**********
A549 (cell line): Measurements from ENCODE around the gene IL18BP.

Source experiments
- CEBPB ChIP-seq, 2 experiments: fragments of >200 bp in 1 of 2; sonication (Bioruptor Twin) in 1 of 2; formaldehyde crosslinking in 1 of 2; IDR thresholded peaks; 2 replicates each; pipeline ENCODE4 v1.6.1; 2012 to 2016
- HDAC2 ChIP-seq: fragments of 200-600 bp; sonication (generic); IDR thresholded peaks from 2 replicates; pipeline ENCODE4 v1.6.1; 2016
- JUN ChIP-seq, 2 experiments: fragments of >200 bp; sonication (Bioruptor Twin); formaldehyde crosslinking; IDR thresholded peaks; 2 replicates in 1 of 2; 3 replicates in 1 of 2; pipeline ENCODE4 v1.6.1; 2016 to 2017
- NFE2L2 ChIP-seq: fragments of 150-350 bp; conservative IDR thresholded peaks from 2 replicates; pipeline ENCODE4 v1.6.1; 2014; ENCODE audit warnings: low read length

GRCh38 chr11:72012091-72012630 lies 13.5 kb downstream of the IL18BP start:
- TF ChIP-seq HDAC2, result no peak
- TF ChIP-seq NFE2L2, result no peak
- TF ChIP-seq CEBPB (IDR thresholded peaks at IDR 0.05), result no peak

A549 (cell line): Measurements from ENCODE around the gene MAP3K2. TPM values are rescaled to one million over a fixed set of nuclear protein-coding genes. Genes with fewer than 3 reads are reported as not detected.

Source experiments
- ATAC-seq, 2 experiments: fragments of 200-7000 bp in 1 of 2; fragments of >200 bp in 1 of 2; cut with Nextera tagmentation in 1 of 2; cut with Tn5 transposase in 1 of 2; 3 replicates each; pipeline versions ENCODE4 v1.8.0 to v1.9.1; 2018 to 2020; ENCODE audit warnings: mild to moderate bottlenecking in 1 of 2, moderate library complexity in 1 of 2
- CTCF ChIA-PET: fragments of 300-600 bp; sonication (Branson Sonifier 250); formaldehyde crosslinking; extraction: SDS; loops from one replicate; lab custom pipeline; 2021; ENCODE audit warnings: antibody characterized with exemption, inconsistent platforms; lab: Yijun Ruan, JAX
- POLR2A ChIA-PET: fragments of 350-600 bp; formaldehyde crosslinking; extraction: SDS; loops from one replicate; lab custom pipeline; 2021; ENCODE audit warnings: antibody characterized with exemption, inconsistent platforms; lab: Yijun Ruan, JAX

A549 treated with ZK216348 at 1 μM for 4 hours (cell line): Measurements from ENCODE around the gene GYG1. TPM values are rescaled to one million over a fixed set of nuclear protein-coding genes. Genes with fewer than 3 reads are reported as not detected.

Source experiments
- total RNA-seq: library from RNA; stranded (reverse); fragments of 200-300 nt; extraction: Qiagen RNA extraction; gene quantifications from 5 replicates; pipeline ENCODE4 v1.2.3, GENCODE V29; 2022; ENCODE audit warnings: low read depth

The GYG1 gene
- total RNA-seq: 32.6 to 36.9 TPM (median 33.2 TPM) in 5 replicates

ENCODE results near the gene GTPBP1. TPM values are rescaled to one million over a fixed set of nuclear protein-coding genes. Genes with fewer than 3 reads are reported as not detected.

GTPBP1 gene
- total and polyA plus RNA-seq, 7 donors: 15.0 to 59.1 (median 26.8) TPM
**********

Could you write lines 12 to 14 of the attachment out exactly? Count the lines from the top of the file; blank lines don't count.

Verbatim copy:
Source experiments
- ATAC-seq, 2 experiments: fragments of 200-7000 bp in 1 of 2; fragments of >200 bp in 1 of 2; cut with Nextera tagmentation in 1 of 2; cut with Tn5 transposase in 1 of 2; 3 replicates each; pipeline versions ENCODE4 v1.8.0 to v1.9.1; 2018 to 2020; ENCODE audit warnings: mild to moderate bottlenecking in 1 of 2, moderate library complexity in 1 of 2
- CTCF ChIA-PET: fragments of 300-600 bp; sonication (Branson Sonifier 250); formaldehyde crosslinking; extraction: SDS; loops from one replicate; lab custom pipeline; 2021; ENCODE audit warnings: antibody characterized with exemption, inconsistent platforms; lab: Yijun Ruan, JAX